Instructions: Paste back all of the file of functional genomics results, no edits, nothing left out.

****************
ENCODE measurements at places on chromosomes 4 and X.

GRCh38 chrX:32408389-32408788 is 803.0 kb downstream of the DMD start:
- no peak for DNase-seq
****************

ENCODE measurements at places on chromosomes 4 and X.

GRCh38 chrX:32408389-32408788 is 803.0 kb downstream of the DMD start:
- no peak for DNase-seq